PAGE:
“It means we can only give telephone advice to patients and provide them with antibiotics and painkillers. The only real way of dealing with most problems is by way of a filling, root canal or extraction. Those are the only ways of truly ridding a patient of pain … and we are not allowed to do this.

“Normally, a dentist just giving painkillers rather than examining and treating a patient in pain would potentially be seen as malpractice.”

Dr Smithson said he knows of 12 patients in Penzance in acute pain but who don’t fit the criteria to go to the Bodmin centre for treatment.

“Apparently, there is limited PPE at the urgent care centres and the suggestion is it takes an hour to clean between patients so that means very few patients treated per dentist per day, and there are only a few dentists working at the hub,” he added.

“From April 15, it has been stated we can see patients in our own practice assuming there is no accessible regional acute care centre, but what does accessible mean? Is five miles local or 50 miles? There is no Government advice on this.”

“Even if we had the ability to see patients we don’t have clear advice on what the correct PPE is.”

Dr Smithson is also concerned for his staff.

“If I decide to see a patient then my nurse and reception staff are at risk.”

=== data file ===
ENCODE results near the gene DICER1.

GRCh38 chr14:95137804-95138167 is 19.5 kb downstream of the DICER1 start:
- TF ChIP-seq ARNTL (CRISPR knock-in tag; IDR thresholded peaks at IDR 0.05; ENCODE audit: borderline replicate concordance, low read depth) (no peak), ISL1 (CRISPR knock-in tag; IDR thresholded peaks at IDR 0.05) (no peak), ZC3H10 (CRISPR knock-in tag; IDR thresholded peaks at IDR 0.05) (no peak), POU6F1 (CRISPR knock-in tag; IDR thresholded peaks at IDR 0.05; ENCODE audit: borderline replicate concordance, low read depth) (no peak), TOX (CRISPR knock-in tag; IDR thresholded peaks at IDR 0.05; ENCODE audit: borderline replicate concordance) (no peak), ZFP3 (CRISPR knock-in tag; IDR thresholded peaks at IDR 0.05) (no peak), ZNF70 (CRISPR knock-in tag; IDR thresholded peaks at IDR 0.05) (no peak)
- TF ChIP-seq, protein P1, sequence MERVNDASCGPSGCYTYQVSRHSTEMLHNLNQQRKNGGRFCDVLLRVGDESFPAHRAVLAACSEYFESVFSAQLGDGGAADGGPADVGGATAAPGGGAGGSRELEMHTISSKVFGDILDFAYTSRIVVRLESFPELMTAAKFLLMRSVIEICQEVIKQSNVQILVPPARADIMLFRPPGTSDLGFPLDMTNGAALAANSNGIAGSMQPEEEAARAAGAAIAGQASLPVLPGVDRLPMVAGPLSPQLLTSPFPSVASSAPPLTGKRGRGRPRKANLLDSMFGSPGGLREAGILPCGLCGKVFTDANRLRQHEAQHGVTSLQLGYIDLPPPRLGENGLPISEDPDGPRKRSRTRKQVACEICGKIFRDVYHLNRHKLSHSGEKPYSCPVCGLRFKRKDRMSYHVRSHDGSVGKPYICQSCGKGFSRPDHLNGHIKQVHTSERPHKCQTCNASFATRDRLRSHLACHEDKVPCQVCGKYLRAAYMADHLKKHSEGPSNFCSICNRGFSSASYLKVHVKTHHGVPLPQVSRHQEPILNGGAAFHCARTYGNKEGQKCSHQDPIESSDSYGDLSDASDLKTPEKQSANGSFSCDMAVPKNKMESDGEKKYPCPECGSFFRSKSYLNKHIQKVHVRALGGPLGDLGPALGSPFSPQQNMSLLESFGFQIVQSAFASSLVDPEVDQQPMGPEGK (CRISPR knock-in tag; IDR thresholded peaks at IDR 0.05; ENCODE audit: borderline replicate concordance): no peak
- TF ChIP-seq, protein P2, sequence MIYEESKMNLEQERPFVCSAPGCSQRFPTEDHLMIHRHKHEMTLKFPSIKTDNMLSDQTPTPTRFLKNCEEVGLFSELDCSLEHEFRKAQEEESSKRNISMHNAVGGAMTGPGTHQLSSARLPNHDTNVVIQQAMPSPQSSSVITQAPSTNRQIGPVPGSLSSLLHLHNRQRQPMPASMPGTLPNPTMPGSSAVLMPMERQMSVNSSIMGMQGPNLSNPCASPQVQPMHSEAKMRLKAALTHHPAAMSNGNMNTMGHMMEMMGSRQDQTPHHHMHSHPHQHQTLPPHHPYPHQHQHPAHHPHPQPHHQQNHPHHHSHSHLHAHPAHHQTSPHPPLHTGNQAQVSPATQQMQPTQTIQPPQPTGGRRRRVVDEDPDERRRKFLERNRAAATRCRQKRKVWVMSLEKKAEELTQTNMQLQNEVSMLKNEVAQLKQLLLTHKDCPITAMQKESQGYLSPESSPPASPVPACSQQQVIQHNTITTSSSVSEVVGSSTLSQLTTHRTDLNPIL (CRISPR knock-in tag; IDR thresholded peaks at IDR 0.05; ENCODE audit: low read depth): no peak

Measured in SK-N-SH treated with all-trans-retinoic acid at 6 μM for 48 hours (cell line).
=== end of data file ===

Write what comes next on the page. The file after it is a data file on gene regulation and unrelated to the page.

Private dentists like Dr Smithson have offered to open their practices to help the NHS deal with emergencies during the crisis, but the offer has not been accepted by the Chief Dental Officer.

“Many private practices have enhanced infection control measures for carrying out implants, and also have the gowns, PPE, technology and trained staff to work in such conditions, but our help is being rejected.

“There are people in Cornwall in agony with swollen faces.

“This would be an ideal way of getting people out of acute problems and keep them out of A&E. I’m sure this is going to lead to big problems for the Royal Cornwall Hospital quite soon.”

He said that now the whole dental industry is in lockdown the “vast majority” of dentists nationally are three months off bankruptcy.

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Today, more than ever, we should cherish those who dedicate themselves to our care, heedless of own health as they work tirelessly to care for people in the face of the Coronavirus pandemic. From surgeons to nurses, GPs to dentists, and cleaners to paramedics, we have never needed our NHS workers more.

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Dr Smithson said that most dentists were self-employed, even if they take on NHS work, and only just fall outside the Government’s £50,000 cap for financial support. Unlike retail businesses, dentists have not seen their business rates reduced.

He said many of his colleagues were now paying furloughed staff out of their own savings.

 “This is outrageous and a mess – a significant number of dental practices won’t survive the year. The worrying situation is compounded in Cornwall where many people aren’t registered with a dentist.”

 “It’s very scary and an absolute disaster currently.”